As a lot of readers know, the Alameda County transportation sales tax measure (Proposition B1) came just a few hundred votes short of the necessary 2/3 super-majority needed to pass. A transportation measure in Los Angeles also failed by a slim margin. Predictably, this has led to calls to water-down the vote threshold for transportation sales tax measures. Senator Carol Liu has already introduced a constitutional amendment, SCA-4, that would lower the threshold to 55%.
Bicycle and transit advocates were obviously disappointed that B1 failed. The measure would have increased bike/ped funding in the county, and prevented further cuts to the local bus system. So should they get on board with a lower 55% threshold? I think that may be ill-advised.
The advantage of the 66% threshold is that it ensures all constituencies have a seat at the table. That was not the case in 1986, when only a simple majority was needed. The result was that bike/ped advocates were completely shut out. Transit riders didn’t do so well either. Here is a comparison of the simple-majority 1986 and super-majority 2002 measures:
Note that Alameda county surpassed 80% approval. Other urban counties have also been generally successful with local measures, despite the 2/3 requirement.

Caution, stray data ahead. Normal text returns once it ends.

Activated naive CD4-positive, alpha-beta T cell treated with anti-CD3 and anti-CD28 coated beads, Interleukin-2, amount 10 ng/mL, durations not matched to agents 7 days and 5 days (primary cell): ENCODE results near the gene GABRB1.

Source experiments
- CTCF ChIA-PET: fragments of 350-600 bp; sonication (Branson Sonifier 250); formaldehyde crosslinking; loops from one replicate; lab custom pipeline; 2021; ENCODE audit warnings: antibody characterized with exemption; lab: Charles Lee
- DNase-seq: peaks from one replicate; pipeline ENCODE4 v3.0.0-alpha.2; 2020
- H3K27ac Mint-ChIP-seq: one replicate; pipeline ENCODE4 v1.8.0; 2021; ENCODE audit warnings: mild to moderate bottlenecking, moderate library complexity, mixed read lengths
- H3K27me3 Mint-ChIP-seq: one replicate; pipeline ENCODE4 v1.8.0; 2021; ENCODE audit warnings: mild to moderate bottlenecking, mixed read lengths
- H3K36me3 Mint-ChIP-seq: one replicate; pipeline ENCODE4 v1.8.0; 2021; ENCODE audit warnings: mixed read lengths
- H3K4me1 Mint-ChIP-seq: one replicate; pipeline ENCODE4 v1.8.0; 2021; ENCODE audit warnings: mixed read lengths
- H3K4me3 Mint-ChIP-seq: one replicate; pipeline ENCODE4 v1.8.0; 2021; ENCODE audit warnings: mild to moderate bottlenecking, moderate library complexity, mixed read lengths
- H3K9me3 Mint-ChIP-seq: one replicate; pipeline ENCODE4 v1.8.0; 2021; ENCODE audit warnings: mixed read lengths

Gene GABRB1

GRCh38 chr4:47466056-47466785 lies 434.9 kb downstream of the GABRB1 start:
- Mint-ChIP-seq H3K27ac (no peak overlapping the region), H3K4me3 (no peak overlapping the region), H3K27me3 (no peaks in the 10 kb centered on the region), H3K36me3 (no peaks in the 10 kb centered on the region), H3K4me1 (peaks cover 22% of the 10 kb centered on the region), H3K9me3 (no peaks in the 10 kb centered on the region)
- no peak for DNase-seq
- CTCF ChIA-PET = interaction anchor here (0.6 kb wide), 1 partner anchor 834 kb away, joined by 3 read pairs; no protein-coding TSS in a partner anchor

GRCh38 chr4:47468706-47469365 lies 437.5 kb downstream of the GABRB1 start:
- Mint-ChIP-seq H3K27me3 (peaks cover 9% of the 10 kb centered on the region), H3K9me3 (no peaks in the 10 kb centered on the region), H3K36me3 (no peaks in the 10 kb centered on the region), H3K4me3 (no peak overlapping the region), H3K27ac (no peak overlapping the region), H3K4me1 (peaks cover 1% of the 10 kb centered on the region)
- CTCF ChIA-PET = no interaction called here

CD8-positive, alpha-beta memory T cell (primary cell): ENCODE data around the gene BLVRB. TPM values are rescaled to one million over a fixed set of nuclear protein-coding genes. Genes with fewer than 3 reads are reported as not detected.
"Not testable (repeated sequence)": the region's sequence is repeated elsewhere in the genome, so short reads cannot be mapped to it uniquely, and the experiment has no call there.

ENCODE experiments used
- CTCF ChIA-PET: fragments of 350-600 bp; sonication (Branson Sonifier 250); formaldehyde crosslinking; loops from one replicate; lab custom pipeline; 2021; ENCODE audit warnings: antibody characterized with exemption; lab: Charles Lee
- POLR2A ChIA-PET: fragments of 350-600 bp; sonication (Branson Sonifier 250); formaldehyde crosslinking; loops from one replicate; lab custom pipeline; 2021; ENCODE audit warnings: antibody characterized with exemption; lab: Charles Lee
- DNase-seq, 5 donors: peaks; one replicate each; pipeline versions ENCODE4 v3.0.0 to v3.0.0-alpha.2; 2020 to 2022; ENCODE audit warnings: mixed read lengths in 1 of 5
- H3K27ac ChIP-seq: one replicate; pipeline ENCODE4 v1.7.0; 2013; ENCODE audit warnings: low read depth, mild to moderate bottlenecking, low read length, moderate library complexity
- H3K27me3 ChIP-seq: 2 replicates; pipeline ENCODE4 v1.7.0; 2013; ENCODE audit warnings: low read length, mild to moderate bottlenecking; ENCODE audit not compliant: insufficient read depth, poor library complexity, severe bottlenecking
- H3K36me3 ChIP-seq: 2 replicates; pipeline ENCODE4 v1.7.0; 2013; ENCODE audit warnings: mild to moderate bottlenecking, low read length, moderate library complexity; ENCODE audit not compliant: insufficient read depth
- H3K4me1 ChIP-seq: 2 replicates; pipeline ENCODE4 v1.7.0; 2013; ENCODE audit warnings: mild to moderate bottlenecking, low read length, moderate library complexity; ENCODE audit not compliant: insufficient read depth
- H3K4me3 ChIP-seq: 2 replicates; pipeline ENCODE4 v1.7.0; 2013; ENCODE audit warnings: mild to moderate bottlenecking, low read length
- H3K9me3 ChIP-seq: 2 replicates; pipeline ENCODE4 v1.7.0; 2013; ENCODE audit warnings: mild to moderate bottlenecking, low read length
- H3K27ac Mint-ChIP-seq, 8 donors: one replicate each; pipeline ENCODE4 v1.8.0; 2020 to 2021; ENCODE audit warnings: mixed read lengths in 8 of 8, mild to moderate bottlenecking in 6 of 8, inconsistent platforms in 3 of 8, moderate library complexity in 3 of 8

So what went wrong this time? In the case of Alameda, the county over-reached. Unlike past measures, Proposition B1 had a controversial provision making the tax permanent. Many voters were concerned that once the existing expenditure plan was completed, the county would continue collecting the tax in perpetuity without input from the voters.
Some have also argued that a 2/3 requirement is inherently un-democratic, because it gives greater weight to the “No” vote. That is nonsense for a number of reasons. For one thing, all democracies have built-in safeguards to protect minority interests. And the “Yes” campaigns have an unfair fundraising advantage from the developers and the road lobby.
Ok, but even if mistakes were made in 1986, surely planners have learned their lesson. This is the 21st century, and planners are more knowledgeable, and will use the 55% threshold responsibly, right? I’ve heard a surprising number of environmental advocates make that case. Well, anyone who believes that, then I have a bridge to sell you.
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